When it comes to investing, analyzing the amount of risk you're exposed to can be tricky. On one hand, investors don't want to take on too much risk and lose their hard-earned money, but on the other, they don't want to stash their savings under their mattress and risk not seeing any appreciation over time. Lately, investors have been doing more of the latter—staying out of the market for fear of losing more money after one of the worst downturns in decades.
Earlier this month, Prudential released a survey in which a majority of individual investors (58 percent) said they've lost faith in the stock market. Every financial decision an investor makes carries risk, so it's important to be aware of how your portfolio is positioned. Here a six risks every investor faces:
[In Pictures: 10 Key Retirement Ages to Plan For.]
Capital risk. This is the most obvious risk. When you invest in stocks or bonds, you run the risk of losing your capital. A closer examination reveals that there is much more to the story than just losing money.
Upside risk. Often overlooked, upside risk refers to occasions when investors are too conservative and miss a rally. "Upside risk is poorly understood, but it's even more detrimental [than capital risk] in some cases to achieving an investor's objectives," says Douglas Coté, senior market strategist at ING Investment Management. "Because of this misunderstanding of risk, investors have piled incorrectly into cash, which has created its own risk—the risk of not participating in growing markets." The amount of cash investors have on the sidelines in low-yield vehicles like money market funds and savings accounts currently stands at a record high of about $7 trillion, according to FactSet, a research company. "We call cash a dead asset," Coté says, because it yields virtually zero and has no potential for capital appreciation. He advocates a strategy in which investors leave nothing on the sidelines, so they can reap the maximum benefits of compound returns over time. Last year, a fully invested, broadly diversified portfolio with a 60 percent allocation to stocks (both U.S. and foreign, small-, mid-, and large-cap, and real estate investment trusts) and a 40 percent allocation to bonds of different types and maturities returned 14.5 percent, Coté says.
Concentration risk. Having a lot of investments and being diversified are two different things. "Tracking your individual stock exposure is a great idea," says Christine Benz, Morningstar's director of personal finance. For instance, a lot of large-cap U.S. stock funds hold many of the same big companies that represent large positions in the S&P 500. It's important to have exposure to big U.S. companies as well as smaller ones and foreign stocks. Some employees also own company stock, which you may already hold within a stock fund.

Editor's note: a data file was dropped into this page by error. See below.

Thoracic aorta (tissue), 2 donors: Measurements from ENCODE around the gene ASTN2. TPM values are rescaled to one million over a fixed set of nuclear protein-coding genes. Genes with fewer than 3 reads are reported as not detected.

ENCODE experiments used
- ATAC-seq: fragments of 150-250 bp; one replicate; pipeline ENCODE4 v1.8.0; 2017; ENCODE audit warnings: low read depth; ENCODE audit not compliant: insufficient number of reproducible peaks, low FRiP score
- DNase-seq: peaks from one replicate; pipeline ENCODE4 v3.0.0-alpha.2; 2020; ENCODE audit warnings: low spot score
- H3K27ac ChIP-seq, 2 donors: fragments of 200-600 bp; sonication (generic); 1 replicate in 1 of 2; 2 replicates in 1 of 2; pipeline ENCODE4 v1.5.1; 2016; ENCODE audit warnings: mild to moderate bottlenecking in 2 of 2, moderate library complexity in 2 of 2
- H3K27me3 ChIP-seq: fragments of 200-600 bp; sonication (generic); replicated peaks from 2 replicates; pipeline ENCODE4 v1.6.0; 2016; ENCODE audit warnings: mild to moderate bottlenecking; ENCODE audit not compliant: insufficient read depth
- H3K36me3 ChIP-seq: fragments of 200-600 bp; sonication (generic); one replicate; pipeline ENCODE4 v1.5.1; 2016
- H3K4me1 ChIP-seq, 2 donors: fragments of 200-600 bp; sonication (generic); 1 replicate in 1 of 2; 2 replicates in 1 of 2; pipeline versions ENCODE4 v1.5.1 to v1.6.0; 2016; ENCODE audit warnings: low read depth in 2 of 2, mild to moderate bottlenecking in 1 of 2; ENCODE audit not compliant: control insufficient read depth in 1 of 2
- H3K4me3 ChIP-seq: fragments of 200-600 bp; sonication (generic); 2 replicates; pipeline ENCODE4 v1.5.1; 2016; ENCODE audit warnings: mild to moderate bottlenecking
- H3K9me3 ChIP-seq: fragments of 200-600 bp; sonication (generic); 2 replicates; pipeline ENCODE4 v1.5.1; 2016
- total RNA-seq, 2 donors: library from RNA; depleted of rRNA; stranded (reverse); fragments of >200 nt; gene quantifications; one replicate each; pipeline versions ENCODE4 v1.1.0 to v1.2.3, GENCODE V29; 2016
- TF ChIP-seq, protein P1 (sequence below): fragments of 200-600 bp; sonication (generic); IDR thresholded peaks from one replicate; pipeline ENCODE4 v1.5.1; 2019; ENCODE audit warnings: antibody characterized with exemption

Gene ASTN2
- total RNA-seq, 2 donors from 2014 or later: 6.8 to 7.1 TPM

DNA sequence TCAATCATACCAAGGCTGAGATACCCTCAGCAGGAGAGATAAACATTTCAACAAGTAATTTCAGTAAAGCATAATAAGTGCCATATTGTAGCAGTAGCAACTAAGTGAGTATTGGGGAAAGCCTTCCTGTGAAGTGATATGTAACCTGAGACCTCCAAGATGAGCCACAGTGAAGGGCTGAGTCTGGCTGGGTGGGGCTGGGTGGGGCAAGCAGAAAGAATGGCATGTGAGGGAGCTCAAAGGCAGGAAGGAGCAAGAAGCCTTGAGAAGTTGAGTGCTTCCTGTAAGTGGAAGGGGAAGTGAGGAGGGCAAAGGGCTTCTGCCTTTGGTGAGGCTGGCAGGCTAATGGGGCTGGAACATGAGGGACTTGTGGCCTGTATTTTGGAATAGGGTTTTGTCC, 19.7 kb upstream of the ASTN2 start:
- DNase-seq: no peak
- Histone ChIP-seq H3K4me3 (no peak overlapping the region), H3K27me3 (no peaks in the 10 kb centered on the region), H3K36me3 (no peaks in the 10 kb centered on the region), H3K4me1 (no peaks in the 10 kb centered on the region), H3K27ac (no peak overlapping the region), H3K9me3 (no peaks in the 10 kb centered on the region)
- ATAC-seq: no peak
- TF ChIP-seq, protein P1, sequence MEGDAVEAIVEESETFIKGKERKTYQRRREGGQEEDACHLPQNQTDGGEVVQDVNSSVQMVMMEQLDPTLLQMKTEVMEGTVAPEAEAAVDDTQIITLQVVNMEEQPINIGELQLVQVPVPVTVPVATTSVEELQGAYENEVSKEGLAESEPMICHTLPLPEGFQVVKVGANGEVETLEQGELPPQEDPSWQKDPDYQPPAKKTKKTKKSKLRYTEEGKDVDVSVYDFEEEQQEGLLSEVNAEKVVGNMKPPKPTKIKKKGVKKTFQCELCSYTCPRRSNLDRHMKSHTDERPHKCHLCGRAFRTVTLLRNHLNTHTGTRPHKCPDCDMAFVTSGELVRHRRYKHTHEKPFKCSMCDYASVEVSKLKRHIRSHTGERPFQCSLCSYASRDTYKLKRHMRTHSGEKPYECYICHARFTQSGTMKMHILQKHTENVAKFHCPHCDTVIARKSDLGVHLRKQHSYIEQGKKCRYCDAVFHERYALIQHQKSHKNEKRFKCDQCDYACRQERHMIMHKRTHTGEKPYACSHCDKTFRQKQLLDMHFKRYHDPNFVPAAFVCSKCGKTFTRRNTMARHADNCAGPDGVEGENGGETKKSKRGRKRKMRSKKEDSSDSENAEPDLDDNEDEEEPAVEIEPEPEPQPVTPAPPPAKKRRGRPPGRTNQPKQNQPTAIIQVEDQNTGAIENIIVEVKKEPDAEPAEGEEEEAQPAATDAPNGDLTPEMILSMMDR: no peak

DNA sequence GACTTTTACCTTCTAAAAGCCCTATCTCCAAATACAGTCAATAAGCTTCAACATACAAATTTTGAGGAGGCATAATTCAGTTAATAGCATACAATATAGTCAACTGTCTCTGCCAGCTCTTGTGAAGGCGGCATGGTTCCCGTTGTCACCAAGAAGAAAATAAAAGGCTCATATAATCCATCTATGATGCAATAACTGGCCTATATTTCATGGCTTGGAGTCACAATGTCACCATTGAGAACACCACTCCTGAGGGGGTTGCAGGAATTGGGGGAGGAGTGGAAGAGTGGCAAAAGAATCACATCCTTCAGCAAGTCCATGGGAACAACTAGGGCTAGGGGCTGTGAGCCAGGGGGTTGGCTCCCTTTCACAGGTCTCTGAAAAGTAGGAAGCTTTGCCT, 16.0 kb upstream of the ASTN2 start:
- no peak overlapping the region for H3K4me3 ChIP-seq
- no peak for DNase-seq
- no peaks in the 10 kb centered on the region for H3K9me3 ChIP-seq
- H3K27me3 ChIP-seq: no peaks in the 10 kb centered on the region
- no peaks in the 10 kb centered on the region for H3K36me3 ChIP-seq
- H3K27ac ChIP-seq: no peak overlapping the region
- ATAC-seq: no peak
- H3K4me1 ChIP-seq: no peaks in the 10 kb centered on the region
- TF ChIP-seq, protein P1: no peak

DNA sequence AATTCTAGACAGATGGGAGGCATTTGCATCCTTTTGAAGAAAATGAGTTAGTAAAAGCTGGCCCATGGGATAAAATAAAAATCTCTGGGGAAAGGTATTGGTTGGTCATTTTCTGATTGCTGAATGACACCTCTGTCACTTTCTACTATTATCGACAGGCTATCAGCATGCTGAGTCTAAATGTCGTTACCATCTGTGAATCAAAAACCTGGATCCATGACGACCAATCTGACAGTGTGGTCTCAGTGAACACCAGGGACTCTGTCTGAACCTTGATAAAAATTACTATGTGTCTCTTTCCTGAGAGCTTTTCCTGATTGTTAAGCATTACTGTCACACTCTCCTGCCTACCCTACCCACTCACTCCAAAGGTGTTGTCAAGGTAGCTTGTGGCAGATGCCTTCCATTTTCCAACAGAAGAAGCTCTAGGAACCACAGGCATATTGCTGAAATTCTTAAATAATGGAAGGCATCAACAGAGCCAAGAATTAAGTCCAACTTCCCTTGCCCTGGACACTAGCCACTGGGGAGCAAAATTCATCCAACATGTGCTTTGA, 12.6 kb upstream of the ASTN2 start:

Correlation risk. Having a diversified portfolio means more than just owning a mix of stocks and bonds. It requires investing in non-correlated assets. By buying uncorrelated assets, an investor reduces his or her overall risk. "When you add a volatile, high-return asset class like emerging markets to a well-diversified portfolio, it both reduces risk of the overall portfolio and increases return," Coté says. Investors with emerging markets exposure benefited from a huge rally after 2008's downturn. And during the market meltdown, long-term U.S. treasuries, a traditional safe-haven asset class, gained 34 percent in 2008, while most other asset classes tanked.
Overpaying. Morningstar research shows how important fees are in predicting the success of mutual funds. The firm looked at the expense ratios of funds in multiple asset classes from 2005 through 2008, then tracked their progress from 2008 through March 2010. Research found that the cheapest funds outperformed the highest-cost funds in each asset class over every time period. For instance, in 2005, the cheapest quintile of U.S. stock funds returned 3.35 percent, on average, over the five-year period, versus 2.02 percent for the highest-cost quintile of funds in the category. "It's so easy to ignore this risk because when you look at these numbers in percentage terms, they seem really small," Benz says.
Interest-rate risk. In recent weeks, interest rates on common investments like the 10-year treasury have fallen. Yields remain near historic lows, and rates could remain that way for quite some time. But experts say current 10-year treasury yields of around 3 percent aren't sustainable over the long haul. That means at some point, investors will need to brace for rising interest rates, which can damage fixed-income portfolios. When yields rise, the price of existing bonds fall. The standard rule of thumb is that for every 1-percentage-point increase in treasury yields, investors should expect a bond fund to decline by the amount of its duration, Benz says.